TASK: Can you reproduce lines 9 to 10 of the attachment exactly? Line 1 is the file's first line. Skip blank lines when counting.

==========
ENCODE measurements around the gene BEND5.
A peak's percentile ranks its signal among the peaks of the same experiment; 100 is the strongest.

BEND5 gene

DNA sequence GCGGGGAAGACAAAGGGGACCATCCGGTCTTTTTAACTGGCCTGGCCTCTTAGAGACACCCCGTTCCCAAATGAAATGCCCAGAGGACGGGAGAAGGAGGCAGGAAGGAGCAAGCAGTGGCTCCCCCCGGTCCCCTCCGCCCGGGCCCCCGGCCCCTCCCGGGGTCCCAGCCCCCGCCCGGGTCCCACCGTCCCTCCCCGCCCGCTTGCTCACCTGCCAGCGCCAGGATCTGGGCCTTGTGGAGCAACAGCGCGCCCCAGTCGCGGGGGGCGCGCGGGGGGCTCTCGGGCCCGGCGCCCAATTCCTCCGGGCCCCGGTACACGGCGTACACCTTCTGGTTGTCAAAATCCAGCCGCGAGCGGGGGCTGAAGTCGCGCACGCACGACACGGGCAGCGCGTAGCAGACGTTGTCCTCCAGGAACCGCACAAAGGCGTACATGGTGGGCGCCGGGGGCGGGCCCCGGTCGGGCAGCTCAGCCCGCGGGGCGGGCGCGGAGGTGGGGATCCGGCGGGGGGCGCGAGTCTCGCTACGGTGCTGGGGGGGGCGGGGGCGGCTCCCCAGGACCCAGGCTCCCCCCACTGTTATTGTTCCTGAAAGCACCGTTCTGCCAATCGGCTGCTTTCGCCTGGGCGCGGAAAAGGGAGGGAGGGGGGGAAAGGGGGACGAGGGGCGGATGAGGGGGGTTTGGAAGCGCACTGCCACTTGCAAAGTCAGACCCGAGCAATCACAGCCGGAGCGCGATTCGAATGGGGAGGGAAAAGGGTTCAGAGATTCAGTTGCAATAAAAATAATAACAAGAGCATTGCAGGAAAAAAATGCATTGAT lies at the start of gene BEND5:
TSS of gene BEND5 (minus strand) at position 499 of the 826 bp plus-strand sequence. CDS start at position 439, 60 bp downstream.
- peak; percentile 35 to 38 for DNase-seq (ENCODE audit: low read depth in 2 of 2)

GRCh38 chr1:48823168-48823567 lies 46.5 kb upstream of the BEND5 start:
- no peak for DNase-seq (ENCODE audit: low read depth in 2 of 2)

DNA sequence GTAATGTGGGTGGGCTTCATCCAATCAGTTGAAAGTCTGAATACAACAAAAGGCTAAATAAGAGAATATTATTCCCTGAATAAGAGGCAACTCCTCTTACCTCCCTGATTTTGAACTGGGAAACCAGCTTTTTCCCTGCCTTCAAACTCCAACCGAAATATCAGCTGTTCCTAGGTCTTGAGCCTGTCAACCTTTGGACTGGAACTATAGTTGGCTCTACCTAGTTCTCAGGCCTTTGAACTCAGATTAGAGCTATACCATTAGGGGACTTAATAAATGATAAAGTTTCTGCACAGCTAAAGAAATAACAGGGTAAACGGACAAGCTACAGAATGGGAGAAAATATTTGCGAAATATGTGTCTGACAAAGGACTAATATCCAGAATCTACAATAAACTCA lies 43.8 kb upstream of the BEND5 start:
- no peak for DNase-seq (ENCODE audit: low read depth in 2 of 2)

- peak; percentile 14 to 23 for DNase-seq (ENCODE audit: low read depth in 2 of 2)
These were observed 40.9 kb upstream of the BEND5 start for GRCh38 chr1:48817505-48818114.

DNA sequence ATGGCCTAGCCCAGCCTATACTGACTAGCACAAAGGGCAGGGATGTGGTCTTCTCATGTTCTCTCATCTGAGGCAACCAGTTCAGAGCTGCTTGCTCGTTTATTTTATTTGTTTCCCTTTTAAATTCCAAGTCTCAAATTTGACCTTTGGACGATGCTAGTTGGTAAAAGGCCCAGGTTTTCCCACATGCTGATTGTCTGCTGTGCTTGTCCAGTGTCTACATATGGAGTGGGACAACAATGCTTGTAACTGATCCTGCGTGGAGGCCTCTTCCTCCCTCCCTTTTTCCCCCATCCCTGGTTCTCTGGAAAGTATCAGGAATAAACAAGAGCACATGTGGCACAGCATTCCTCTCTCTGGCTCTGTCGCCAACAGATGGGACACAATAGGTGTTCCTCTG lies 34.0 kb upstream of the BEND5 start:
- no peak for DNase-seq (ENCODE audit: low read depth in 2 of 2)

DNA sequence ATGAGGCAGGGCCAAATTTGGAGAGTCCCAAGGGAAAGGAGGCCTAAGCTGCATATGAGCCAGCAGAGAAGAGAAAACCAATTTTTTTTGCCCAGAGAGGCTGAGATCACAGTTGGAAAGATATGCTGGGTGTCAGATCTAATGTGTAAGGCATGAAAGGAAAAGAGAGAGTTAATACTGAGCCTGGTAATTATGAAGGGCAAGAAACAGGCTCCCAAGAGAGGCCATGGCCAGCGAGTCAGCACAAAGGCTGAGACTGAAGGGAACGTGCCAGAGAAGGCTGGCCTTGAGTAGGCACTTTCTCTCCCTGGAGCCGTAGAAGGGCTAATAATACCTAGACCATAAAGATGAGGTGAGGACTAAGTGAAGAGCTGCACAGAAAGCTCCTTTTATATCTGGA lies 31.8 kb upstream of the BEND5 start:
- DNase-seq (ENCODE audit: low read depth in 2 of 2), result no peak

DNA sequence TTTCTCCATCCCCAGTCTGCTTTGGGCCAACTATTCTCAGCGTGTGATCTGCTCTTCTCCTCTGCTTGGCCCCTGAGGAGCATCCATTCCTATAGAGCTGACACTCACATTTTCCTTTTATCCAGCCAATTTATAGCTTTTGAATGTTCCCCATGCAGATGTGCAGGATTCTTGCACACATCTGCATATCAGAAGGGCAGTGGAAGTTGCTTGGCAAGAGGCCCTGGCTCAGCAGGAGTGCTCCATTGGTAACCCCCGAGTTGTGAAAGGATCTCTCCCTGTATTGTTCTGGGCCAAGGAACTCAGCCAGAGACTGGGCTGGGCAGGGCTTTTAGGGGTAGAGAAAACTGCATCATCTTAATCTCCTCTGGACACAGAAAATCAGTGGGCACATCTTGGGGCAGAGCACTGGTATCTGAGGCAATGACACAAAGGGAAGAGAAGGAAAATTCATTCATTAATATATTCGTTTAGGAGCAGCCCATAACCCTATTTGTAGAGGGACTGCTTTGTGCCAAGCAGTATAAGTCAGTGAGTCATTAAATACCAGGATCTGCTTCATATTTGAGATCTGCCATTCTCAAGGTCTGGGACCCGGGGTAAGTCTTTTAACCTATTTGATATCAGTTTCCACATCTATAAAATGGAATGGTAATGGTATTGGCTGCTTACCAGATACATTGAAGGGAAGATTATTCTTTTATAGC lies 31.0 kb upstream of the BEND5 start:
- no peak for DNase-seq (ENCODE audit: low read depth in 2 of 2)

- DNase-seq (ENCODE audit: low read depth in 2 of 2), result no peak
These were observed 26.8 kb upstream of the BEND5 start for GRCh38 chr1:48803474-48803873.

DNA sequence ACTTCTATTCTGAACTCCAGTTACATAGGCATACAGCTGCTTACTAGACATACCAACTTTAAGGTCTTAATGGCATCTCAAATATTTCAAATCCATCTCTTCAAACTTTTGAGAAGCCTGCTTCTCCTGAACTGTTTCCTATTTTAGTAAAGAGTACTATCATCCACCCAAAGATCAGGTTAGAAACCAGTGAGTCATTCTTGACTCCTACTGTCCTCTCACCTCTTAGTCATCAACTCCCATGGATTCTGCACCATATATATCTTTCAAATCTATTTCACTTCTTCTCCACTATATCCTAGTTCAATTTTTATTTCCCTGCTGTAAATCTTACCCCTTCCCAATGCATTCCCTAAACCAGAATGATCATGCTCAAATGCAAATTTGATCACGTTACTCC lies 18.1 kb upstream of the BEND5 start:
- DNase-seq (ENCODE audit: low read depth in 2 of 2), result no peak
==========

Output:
DNA sequence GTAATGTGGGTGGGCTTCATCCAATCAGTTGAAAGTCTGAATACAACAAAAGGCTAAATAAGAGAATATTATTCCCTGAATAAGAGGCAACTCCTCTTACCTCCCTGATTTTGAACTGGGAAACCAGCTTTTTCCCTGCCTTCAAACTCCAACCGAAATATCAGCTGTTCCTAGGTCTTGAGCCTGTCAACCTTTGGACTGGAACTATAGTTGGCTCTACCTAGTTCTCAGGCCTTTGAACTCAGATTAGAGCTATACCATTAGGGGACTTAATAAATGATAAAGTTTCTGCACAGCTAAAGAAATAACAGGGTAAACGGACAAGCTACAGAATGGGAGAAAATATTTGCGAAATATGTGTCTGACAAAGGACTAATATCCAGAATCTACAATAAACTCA lies 43.8 kb upstream of the BEND5 start:
- no peak for DNase-seq (ENCODE audit: low read depth in 2 of 2)